Oremacs config is on Github24 Apr 2015
I noticed that the packages that I've published on Github in the last year did get a nice boost in quality just from being published, viewed, used and commented on.
So it makes sense to do the same for my full Emacs config, which lives in the oremacs repository as of today.
The config is personal in the sense that I'm actually using it verbatim, but it's been configured in a way that's it's easy to replicate and modify it.
Who can benefit from this config
The audience is people like me, who like to tinker with Elisp just for fun of it. If you want things to just work, or you find learning Elisp a chore, it's not for you.
The config won't work initially, it won't work always, but when it finally does work (hopefully), it will be glorious!
Installation and Running
Emacs 24 is required. Obviously, newer versions are better, but the
emacs24 that you get from the package manager should work.
I'm currently switching between Emacs 24.5.2 built from source and the current master from git.
This config doesn't assume to become your main config when you install
it. It installs in-place in the git directory and will start from
there without touching your main config. But you still get access to
all your stuff, like bookmarks stored in your actual
cd ~/git git clone https://github.com/abo-abo/oremacs cd oremacs make install
Run without updating:
Run with an upstream + ELPA update:
Run with an upstream + ELPA + org-mode + CEDET update:
You can try it without messing up your current Emacs config. I actually have multiple versions of this on my system to work-around incompatibility between versions. This way, I can use my full setup even in case I get a bug report for an older Emacs version.
Fast start up
With a SSD, it starts in 1 second. Most features are autoloaded and it's easy to add new autoloaded features.
Tracks the most recent org-mode and CEDET
Since these packages take a long time to byte compile, they are updated not with
make up but with
make install. They are actually git submodules, which means that they won't update if I don't update them in the upstream.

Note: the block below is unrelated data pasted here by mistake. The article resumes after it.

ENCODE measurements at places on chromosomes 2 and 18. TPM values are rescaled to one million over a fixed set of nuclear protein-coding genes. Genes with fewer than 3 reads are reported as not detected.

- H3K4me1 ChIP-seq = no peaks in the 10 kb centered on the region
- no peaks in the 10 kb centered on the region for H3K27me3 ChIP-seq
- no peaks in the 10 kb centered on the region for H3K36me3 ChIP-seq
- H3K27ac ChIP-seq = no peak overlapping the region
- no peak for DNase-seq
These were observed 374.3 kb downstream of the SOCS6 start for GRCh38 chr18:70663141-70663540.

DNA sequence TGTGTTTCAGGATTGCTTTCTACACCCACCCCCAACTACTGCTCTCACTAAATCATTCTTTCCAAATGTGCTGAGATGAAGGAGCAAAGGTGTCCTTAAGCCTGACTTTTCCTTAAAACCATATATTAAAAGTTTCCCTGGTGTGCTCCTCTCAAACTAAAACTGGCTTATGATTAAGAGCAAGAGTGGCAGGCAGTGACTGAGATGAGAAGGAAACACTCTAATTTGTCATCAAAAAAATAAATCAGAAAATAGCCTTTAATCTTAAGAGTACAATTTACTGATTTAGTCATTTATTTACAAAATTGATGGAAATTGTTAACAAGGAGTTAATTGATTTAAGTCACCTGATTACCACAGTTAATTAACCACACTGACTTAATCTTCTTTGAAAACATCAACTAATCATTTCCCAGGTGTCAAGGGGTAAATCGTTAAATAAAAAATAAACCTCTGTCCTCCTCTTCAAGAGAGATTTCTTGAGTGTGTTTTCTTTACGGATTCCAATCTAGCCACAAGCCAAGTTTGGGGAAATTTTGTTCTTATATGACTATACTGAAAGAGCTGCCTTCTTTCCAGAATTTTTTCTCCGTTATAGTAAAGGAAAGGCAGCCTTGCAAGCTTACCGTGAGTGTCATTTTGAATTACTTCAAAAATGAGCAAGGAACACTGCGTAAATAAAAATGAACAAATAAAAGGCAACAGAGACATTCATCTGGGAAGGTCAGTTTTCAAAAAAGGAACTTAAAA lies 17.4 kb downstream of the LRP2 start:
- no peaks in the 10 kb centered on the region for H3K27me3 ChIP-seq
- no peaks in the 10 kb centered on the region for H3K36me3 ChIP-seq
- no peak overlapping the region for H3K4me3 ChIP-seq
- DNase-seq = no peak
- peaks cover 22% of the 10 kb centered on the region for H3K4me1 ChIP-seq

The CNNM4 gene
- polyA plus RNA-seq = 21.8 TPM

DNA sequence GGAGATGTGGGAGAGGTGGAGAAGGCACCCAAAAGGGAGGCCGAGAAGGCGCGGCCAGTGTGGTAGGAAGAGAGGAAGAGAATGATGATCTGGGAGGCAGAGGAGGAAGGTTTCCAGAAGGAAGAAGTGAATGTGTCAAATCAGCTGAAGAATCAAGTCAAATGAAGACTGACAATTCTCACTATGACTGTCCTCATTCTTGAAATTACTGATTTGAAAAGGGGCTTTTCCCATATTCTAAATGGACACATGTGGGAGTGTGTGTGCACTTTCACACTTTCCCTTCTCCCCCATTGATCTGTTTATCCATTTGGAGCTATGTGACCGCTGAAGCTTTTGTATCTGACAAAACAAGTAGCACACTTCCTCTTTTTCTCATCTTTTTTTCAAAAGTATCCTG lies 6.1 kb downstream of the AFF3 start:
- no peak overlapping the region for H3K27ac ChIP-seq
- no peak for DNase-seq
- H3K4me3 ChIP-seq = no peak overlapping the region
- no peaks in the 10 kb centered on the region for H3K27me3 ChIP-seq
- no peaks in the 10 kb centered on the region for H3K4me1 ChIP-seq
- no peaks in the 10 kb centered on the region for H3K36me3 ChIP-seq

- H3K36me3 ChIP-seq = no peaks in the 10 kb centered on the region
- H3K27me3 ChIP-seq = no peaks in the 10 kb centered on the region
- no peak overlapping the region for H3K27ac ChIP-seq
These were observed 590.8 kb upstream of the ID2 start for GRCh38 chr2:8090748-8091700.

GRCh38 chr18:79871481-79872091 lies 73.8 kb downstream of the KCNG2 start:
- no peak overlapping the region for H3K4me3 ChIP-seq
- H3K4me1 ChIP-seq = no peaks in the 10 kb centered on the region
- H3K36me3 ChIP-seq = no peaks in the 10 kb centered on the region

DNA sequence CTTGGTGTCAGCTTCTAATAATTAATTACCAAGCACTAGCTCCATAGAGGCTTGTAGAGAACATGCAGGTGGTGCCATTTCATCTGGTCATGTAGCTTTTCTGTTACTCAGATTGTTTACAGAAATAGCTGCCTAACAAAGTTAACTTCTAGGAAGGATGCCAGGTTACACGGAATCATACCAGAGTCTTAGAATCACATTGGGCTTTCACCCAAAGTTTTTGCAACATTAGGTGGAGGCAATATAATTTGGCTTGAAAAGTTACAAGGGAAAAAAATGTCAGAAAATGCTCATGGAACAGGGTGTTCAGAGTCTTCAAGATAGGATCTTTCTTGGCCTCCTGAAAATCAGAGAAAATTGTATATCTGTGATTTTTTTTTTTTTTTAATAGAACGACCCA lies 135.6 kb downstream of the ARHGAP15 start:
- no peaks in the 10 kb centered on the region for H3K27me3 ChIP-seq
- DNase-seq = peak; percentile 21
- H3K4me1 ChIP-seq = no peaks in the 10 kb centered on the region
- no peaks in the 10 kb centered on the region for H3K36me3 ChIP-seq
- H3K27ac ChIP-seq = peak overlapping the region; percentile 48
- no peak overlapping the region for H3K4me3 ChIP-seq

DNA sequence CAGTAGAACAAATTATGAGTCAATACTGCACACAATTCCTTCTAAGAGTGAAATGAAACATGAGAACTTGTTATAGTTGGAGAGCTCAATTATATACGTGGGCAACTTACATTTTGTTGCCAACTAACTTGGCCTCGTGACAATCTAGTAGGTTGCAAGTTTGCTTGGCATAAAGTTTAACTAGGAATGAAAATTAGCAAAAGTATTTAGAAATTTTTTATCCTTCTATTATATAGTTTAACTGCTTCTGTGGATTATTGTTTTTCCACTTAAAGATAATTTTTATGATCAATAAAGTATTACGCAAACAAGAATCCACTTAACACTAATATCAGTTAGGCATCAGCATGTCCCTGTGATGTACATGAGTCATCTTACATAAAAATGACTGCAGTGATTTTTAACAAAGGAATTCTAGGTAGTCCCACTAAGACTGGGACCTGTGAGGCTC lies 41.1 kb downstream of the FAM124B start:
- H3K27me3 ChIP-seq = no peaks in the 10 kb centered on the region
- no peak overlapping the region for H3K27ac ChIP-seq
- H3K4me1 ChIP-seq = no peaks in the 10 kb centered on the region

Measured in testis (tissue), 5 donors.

It's hard to become Emacs-bankrupt with this config, since the config is composed of many independent pieces that you can simply ignore if you don't need them.
Anti-RSI QWERTY mod
The config comes with its own
.Xmodmap that makes ; into an additional modifier. RSI savers:
- ;-v instead of Enter.
- ;-o instead of Backspace.
- ;-f instead of Shift-9 and Shift-0.
- ;-a instead of -.
- ;-s instead of Shift--.
- ;-q instead of Shift-'.
- ;-e instead of =.
- ;-u in addition / instead of C-u.
And obviously the replacements for the two keys that the mod takes away:
- ;-j instead of ;.
- ;-d instead of Shift-;.
One more Elisp-level RSI-saver is the swap between C-p and C-h. Moving up/down line is very important, and it's nice to have these keys close, which C-n and C-h are.
It also includes:
- a bunch of Hydras that save you key strokes.
lispy-modewhich quickens any LISP mode, especially Elisp.
ivy-modewhich quickens all completion.
isearch(by replacing it).
- C/C++ is customized with
function-args-modeand a bunch of hacks.
Org mode starter
The config starts you off with a fully configured
org-mode setup that includes:
- gtd.org for getting things done.
- ent.org to track entertainment.
- wiki folder for quickly starting and selecting wikis.
I hope that you try and enjoy the new config. Perhaps not verbatim, but if you find the tips on this blog helpful, this config is their actual implementation that you can use for reference.